Artificial neural networks, computer algorithms that take inspiration from the human brain, have demonstrated fancy feats such as detecting lies, recognizing faces, and predicting heart attacks. But most computers can’t run them efficiently. Now, a team of engineers has designed a computer chip that uses beams of light to mimic neurons. Such “optical neural networks” could make any application of so-called deep learning—from virtual assistants to language translators—many times faster and more efficient.
“It works brilliantly,” says Daniel Brunner, a physicist at FEMTO-ST Institute, in Besançon, France, who was not involved in the work. “But I think the really interesting things are yet to come.”
Most computers work by using a series of transistors, gates that allow electricity to pass or not pass. But decades ago, physicists realized that light might make certain processes more efficient—for example, building neural networks. That’s because light waves can travel and interact in parallel, allowing them to perform lots of functions simultaneously. Scientists have used optical equipment to build simple neural nets, but these setups required tabletops full of sensitive mirrors and lenses. For years, photonic processing was dismissed as impractical.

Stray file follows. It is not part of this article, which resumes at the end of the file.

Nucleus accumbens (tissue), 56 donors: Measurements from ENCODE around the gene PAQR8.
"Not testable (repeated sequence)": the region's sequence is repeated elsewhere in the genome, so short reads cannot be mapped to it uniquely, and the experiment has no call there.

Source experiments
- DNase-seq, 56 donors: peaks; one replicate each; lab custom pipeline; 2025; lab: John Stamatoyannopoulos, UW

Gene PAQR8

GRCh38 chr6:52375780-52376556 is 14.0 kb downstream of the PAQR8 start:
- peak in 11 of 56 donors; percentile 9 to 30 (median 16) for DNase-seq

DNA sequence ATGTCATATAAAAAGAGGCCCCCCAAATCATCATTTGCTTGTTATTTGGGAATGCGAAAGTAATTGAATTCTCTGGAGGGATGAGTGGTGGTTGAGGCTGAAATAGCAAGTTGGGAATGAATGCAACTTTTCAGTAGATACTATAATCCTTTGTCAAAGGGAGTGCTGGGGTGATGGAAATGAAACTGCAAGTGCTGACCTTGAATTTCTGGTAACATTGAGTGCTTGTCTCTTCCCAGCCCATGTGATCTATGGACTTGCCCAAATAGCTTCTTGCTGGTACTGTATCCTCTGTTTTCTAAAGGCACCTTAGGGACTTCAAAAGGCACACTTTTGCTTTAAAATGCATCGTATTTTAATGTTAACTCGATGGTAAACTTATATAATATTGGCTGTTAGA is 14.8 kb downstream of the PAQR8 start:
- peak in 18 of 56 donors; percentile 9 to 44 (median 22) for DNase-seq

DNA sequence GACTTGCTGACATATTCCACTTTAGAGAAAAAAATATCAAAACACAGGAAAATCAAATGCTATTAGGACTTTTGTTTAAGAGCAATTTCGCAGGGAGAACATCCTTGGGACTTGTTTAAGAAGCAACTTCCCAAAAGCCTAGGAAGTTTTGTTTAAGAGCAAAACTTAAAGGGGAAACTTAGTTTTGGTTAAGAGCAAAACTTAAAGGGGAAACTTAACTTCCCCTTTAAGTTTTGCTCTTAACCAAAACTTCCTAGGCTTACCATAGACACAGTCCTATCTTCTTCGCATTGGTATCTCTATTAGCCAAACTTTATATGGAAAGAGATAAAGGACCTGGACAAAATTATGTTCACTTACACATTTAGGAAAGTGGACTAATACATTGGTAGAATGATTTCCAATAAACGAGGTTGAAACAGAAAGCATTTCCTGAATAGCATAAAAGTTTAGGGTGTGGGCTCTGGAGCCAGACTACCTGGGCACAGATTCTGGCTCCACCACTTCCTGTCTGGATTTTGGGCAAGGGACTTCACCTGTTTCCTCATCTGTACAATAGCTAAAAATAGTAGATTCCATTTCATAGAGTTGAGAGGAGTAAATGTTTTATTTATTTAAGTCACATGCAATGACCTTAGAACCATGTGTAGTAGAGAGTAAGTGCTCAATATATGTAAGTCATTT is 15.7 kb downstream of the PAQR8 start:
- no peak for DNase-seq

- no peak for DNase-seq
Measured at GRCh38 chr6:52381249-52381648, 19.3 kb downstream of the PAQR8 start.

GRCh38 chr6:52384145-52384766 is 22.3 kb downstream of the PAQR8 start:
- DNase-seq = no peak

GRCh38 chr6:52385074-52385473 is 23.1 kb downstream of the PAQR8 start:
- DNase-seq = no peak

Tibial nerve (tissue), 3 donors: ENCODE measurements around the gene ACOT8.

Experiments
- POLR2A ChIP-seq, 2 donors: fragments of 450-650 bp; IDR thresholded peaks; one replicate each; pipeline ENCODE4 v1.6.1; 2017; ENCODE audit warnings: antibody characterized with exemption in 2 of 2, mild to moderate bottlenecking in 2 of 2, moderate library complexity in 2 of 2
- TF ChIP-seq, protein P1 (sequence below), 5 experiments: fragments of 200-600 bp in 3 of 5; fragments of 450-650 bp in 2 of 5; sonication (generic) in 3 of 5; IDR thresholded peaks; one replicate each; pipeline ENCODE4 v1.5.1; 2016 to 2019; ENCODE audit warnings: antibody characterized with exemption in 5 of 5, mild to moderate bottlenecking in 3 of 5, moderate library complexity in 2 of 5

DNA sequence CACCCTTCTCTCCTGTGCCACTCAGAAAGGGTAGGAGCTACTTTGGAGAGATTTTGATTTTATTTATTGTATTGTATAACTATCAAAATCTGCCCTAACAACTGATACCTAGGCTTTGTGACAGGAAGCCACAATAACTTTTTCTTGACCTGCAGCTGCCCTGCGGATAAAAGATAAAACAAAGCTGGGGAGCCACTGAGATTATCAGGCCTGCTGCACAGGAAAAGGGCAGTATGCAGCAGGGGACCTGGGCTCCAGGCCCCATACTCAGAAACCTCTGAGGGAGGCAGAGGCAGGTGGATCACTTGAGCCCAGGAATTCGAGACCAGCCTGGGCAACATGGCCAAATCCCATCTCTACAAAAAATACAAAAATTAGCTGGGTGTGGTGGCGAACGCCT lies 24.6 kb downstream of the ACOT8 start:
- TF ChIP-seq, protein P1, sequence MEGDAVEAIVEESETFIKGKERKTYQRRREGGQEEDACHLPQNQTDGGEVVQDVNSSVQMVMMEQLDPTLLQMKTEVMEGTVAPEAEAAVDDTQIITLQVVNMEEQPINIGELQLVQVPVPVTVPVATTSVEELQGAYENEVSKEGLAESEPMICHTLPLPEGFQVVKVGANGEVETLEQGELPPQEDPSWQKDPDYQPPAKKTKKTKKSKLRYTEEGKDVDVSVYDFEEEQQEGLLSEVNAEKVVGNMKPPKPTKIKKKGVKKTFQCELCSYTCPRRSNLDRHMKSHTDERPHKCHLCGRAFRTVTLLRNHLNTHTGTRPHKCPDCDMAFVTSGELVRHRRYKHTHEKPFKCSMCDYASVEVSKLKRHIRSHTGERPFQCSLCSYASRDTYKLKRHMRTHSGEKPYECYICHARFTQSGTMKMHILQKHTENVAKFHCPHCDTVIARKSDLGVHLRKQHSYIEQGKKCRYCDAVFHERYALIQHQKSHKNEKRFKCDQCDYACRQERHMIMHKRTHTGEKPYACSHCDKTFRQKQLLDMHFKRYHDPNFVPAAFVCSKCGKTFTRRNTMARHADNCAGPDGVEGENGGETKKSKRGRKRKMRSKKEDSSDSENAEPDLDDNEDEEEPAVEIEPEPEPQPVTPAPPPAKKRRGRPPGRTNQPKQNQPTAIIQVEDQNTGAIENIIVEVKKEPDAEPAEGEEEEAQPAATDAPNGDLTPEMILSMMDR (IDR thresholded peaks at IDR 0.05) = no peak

Now, researchers at the Massachusetts Institute of Technology (MIT), in Cambridge, Massachusetts, have managed to condense much of that equipment to a microchip just a few millimeters across.
The new chip is made of silicon, and it simulates a network of 16 neurons in four “layers” of four. Data enters the chip in the form of a laser beam split into four smaller beams. The brightness of each entering beam signifies a different number, or…